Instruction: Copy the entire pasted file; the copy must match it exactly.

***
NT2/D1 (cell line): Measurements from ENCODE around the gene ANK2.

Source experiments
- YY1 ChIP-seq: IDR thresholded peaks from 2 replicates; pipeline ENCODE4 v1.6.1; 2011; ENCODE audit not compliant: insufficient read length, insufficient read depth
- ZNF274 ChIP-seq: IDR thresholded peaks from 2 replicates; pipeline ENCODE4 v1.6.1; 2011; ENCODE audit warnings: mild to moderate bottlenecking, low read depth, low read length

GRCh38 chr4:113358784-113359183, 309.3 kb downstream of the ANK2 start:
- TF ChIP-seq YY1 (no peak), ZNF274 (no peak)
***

NT2/D1 (cell line): Measurements from ENCODE around the gene ANK2.

Source experiments
- YY1 ChIP-seq: IDR thresholded peaks from 2 replicates; pipeline ENCODE4 v1.6.1; 2011; ENCODE audit not compliant: insufficient read length, insufficient read depth
- ZNF274 ChIP-seq: IDR thresholded peaks from 2 replicates; pipeline ENCODE4 v1.6.1; 2011; ENCODE audit warnings: mild to moderate bottlenecking, low read depth, low read length

GRCh38 chr4:113358784-113359183, 309.3 kb downstream of the ANK2 start:
- TF ChIP-seq YY1 (no peak), ZNF274 (no peak)